JP Morgan's "Twitter takeover" seeks questions from Twitter, gets flooded with critiques of banksterism #AskJPM

When JP Morgan's Twitter account announced last month that "VC Jimmy Lee" take questions from the net with the #AskJPM hashtag, they should have been able to predict what was coming next: a stream of hilarious, vicious critiques of late-stage capitalism, banksterism, and financial corruption. One day later, the Q&A was cancelled. The astonishing thing isn't how predictable this was, but how anyone at JP Morgan failed to see it coming -- the greatest irony isn't the questions raised, it was the hubris in thinking that these questions wouldn't be raised at all.

The fiasco is being called one of the worst social media disasters in corporate history, and has spawned lots of creativity, including this video of Stacy Keach and a sock puppet performing the tweets and a Matt Taibbi-sponsored haiku contest.

What did those plutocrats think was going to happen?

Notable Replies

  1. Ygret says:

    This had to be the funniest thing I'd seen in months. "Back to the drawing board" indeed. Assholes.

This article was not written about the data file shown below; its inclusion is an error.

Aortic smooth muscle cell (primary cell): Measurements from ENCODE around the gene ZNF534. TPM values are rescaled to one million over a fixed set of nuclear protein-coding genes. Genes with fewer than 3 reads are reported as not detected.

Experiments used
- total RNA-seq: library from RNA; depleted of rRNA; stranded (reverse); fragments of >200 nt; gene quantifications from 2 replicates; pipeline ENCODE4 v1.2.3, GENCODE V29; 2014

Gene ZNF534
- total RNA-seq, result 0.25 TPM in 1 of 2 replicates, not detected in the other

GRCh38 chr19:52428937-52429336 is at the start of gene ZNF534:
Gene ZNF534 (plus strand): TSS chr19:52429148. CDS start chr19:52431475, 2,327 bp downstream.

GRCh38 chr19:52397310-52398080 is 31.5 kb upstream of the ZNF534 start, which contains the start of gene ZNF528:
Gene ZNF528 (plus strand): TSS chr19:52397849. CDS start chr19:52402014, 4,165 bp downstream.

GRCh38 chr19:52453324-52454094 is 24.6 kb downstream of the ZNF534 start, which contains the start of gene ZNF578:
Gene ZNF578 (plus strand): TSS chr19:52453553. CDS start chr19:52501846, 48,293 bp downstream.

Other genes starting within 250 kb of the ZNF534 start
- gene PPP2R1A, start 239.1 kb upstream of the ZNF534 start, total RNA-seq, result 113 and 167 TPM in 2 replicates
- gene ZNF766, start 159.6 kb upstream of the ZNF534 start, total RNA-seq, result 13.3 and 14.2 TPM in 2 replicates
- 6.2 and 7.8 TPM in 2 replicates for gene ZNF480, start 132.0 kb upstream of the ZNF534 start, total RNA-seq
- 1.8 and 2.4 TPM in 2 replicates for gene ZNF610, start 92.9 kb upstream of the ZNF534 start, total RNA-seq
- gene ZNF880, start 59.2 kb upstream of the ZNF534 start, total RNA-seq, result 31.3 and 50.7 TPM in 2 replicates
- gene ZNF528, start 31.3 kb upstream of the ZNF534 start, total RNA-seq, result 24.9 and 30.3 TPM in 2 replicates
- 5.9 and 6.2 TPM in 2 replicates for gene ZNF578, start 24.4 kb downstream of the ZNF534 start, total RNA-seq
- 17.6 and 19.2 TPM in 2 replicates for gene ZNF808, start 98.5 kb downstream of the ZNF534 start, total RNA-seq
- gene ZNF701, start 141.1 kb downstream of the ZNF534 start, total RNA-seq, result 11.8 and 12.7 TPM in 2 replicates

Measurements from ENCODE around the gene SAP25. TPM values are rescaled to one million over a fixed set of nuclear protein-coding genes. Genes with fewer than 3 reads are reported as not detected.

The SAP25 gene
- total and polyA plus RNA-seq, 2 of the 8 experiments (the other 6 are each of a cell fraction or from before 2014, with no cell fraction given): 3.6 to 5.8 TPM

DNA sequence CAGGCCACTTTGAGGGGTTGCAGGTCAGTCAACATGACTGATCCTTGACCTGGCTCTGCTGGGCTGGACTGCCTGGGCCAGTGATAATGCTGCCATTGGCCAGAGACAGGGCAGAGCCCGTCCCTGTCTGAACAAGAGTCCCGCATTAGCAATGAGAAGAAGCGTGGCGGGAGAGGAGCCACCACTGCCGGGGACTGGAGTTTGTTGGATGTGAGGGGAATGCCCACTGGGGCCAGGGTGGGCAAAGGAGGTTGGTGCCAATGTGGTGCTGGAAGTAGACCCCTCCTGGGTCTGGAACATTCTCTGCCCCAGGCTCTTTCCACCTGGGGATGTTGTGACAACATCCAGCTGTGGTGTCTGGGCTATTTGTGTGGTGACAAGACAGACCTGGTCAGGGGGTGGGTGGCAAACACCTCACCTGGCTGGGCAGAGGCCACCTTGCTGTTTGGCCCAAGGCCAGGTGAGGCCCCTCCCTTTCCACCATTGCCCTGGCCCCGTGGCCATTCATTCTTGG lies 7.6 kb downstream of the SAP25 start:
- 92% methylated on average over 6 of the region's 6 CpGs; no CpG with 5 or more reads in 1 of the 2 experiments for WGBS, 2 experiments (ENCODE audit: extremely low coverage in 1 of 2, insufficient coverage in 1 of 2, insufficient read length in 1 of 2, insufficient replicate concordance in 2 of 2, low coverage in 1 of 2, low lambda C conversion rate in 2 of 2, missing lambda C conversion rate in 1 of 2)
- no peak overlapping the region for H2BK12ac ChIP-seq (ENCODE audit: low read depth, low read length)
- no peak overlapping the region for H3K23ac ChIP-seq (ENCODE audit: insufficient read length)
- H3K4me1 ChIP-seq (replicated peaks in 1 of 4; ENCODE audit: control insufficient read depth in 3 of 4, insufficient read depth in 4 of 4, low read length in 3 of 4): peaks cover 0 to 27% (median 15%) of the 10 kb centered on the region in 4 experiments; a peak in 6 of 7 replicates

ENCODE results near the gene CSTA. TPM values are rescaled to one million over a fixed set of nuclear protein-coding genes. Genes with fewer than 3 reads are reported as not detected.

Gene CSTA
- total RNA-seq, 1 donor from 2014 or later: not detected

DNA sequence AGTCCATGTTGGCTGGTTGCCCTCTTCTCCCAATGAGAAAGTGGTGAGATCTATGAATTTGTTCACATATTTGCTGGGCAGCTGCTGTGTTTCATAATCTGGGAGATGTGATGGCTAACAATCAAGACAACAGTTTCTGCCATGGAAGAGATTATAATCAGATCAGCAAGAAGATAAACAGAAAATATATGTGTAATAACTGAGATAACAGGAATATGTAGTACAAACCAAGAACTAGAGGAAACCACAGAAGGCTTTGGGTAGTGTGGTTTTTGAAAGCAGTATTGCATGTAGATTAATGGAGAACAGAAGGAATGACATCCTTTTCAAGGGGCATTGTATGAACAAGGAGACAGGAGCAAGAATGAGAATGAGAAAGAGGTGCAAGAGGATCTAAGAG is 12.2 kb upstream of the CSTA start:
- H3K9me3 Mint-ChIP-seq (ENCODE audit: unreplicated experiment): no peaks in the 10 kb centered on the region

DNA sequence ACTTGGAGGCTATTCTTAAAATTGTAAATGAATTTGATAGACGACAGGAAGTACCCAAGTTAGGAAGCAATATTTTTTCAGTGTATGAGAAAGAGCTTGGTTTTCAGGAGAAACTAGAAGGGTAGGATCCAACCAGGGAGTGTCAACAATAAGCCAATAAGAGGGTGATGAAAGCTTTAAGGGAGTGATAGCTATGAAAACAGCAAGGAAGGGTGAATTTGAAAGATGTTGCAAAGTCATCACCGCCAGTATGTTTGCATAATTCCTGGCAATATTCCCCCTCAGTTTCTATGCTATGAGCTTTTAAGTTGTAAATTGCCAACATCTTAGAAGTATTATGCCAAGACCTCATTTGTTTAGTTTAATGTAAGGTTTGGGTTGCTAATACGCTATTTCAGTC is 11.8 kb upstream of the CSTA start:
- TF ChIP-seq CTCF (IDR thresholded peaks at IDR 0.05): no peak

2. miasm says:

    The schadenfreude, it burns!

  3. lava says:

    You might think they would be pleased that the invisible hand of the market provided them with the list of questions that was appropriate. But I suspect in this case, as well as others, they don't really believe in that.

  4. No. Not these guys. You give them too much credit. They have removed themselves so far from what you and I would call "reality" that they really didn't see it coming.

  5. They say that nobody thinks of themselves as the bad guy, so maybe this is why they didn't see it coming. But I'm not so sure. Many professions are aware they have an image problem (you know who you are, passengers on the B Ark) but I do believe bankers have no idea how much they're reviled.

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